The Allied plan was overly simple. The 29th was to land on numerous beaches on the very tip of the Gallipoli peninsula, Cape Helles, while the ANZAC’s went ashore further up the coast. The French would launch divisionary attacks elsewhere, and the whole operation would be supported by the guns of the Allied navies. Once the footholds were established, the infantry would move forward, capturing the numerous forts that dotted the passage, and the Navy would then be free to move through the straits. All going well, and if the reports of Ottoman military incapability were true, the Allies would soon be marching victoriously for Constantinople.
On the 25th of April, the first troops went ashore, starting with the ANZAC’s, who almost immediately ran into trouble after landing too far north. They would secure roughly 2km’s worth of a beachhead before finding any further advance impossible in the face of the well-entrenched Turks, losing 2’000 men – and starting a national legend – in the process.
For the Irish regiments, it was the Cape Helles landings that concerned them, the five beaches named alphabetically as S, V, W, X and Y beaches. For the Inniskillings, their landing at X beach on the morning of the 25th went as smoothly as could be hoped against relatively light resistance. Over the next few days, they were involved in a few difficult operations, trying to spread out the beachhead and support the operations of other regiments. On the night of the 1st May, the Turks launched a daring night-time assault of the Innsikilling trenches, that resulted in a bloody, bayonet filled conflict, where the “Skins” sent the enemy packing, but not without loss. They were reduced to drawing up a trench line to defend the scrap of the peninsula they had been able to take. They were lucky enough in these opening exchanges. It was the Dublin and Munster regiments who would walk into a bloodbath.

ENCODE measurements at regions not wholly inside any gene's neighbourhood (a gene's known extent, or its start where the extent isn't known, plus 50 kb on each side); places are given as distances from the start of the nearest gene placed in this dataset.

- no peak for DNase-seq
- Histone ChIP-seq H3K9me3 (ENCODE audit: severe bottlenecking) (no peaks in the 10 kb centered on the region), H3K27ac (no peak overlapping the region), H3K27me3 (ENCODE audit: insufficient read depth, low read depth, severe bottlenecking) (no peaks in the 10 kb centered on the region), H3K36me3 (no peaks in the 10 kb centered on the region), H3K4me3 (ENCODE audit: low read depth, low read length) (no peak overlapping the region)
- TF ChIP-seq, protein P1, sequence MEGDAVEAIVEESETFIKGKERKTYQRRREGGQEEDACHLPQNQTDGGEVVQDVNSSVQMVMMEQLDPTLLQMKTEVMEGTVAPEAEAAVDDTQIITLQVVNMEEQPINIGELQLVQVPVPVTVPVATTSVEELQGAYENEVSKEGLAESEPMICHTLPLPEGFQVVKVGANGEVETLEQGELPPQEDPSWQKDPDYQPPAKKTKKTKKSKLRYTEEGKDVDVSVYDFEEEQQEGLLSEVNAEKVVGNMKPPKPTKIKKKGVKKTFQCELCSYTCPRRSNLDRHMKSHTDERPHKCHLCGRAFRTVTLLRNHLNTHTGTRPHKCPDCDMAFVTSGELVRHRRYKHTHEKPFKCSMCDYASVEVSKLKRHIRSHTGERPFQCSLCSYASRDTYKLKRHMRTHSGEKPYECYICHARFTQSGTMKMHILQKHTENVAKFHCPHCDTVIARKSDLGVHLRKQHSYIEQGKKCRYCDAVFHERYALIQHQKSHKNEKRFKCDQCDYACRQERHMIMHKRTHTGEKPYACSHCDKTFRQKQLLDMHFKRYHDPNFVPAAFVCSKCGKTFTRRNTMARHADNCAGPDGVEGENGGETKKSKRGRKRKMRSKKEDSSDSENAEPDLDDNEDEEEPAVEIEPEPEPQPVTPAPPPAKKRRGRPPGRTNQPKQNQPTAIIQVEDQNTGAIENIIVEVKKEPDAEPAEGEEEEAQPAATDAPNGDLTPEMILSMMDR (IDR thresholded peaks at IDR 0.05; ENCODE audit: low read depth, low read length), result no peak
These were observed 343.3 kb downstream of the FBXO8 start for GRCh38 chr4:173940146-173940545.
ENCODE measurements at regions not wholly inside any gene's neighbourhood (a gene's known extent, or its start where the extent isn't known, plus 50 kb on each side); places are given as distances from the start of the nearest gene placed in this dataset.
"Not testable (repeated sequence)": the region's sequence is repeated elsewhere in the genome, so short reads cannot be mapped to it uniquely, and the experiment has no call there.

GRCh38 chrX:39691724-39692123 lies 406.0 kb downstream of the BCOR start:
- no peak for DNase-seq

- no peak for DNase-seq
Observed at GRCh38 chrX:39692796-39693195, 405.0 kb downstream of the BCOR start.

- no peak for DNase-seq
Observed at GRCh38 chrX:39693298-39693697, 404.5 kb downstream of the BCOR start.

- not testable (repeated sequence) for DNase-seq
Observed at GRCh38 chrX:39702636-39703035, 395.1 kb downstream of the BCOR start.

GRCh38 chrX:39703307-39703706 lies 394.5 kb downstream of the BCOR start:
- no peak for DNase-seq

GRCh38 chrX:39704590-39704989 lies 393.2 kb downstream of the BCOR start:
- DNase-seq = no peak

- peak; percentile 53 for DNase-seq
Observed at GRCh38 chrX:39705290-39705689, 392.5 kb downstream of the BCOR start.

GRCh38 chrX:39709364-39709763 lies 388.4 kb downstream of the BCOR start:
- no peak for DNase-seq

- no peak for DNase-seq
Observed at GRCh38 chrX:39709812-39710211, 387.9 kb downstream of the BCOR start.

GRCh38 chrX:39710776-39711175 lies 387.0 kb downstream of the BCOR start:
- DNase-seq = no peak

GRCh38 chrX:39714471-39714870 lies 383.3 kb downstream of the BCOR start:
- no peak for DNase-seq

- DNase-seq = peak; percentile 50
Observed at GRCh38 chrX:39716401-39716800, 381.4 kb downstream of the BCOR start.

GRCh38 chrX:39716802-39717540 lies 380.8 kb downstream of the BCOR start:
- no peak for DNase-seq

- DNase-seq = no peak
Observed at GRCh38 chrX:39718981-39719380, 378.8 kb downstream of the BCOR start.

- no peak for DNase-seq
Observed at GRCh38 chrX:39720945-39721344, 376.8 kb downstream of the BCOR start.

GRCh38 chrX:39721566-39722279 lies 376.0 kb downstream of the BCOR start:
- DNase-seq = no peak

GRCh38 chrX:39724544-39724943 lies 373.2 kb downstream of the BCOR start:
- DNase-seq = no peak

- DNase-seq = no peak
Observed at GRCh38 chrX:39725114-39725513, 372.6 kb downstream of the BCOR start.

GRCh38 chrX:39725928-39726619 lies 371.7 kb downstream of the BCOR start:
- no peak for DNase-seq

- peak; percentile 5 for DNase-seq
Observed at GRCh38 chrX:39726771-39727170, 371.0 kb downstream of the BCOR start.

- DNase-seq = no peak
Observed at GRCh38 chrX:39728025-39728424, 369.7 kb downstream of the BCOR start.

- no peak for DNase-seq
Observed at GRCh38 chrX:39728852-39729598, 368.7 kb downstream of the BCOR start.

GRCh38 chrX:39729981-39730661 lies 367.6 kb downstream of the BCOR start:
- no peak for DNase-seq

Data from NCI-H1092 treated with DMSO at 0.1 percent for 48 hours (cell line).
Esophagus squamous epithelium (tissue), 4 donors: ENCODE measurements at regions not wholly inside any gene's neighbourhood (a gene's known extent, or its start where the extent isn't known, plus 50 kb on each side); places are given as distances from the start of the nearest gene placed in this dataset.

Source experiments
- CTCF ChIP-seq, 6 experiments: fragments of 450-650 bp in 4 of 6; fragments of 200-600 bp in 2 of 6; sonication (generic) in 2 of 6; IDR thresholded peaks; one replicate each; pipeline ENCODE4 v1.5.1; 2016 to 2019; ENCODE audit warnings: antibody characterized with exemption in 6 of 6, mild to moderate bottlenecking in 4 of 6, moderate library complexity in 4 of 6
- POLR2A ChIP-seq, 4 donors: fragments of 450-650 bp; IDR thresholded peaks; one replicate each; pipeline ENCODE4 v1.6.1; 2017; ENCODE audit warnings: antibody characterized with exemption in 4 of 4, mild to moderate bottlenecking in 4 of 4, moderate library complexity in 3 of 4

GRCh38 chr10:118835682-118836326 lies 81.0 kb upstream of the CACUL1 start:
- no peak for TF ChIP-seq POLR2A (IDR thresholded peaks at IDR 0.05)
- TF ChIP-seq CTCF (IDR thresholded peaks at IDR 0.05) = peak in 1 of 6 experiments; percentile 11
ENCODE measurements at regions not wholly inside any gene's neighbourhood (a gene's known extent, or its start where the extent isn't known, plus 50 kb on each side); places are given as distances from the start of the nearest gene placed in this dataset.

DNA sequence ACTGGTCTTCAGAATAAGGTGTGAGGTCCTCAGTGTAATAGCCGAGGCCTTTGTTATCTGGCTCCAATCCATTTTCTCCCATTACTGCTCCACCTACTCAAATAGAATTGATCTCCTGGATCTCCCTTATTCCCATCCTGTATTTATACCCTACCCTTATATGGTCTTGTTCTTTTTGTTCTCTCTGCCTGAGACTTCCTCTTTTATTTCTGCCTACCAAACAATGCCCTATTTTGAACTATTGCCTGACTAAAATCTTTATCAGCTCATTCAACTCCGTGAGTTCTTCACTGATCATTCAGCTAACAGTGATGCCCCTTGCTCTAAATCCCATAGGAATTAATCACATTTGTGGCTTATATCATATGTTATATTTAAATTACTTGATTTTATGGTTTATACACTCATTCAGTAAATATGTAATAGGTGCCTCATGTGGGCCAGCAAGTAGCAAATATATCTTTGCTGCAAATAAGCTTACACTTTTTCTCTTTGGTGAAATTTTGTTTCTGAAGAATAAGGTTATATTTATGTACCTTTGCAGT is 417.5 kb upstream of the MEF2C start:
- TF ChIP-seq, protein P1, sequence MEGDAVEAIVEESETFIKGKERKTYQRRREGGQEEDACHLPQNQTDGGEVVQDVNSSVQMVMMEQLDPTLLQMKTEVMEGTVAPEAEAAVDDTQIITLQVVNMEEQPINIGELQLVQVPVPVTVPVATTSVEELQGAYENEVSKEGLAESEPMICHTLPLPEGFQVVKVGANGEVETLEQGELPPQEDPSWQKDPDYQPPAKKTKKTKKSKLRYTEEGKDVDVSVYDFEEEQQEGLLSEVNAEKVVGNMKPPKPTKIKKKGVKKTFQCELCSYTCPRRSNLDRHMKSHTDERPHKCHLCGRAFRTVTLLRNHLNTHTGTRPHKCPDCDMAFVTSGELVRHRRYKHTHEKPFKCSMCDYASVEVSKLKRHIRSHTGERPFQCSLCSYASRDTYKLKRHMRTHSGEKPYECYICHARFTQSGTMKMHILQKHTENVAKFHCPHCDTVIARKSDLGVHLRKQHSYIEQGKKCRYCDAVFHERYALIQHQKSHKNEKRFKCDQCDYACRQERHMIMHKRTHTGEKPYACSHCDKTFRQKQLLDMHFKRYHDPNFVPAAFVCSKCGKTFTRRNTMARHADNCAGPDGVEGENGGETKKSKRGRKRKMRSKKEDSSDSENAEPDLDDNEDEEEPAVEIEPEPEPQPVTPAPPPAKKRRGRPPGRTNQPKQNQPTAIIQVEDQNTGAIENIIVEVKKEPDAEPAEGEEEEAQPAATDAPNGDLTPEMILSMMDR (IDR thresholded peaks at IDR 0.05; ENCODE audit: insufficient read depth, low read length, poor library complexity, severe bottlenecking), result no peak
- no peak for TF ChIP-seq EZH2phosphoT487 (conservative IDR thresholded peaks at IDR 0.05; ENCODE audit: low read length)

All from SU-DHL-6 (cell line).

They were tasked with V beach. Here, to the south, the Turkish defenders controlled significant high ground, including an imposing fort called Sedd-el-Bahr that overlooked the proposed beachheads. If you’re wondering why the British decided on such an unlikely spot for a landing, remember their belief that the very sight of enemy troops, combined with the artillery, would be enough to get the white flags flying.
Some of the troops tasked with taking the beach would head to land on row-boats, but 2’000 of them would instead attempt to disembark from the SS River Clyde, a former collier ship. The plan was for the River Clyde to operate as a “trojan horse” ship, filled with men and then deliberately run aground as close to the shore as possible, whereupon troops would swarm out of specially cut hatchways and scramble over a series of semi-improvised lighters to the beach itself. If you haven’t figured it out just yet, the exact particulars of the Gallipoli landings were figured out in a rush of planning, and many men were about to pay for that lack of preparation.
Accompanied by a bombardment from the Navy, the Clyde beached without serious incident, but as soon as troops began to disembark in earnest, the defenders opened up. The Munsters were coming from the Clyde, with the Dublins mostly in smaller boats: all now came under withering rifle and machine gun fire. The British soldiers had nothing to aim back at, and precious little cover. As such, the Turks were essentially able to sweep back and forth with their guns, and a massacre was the result.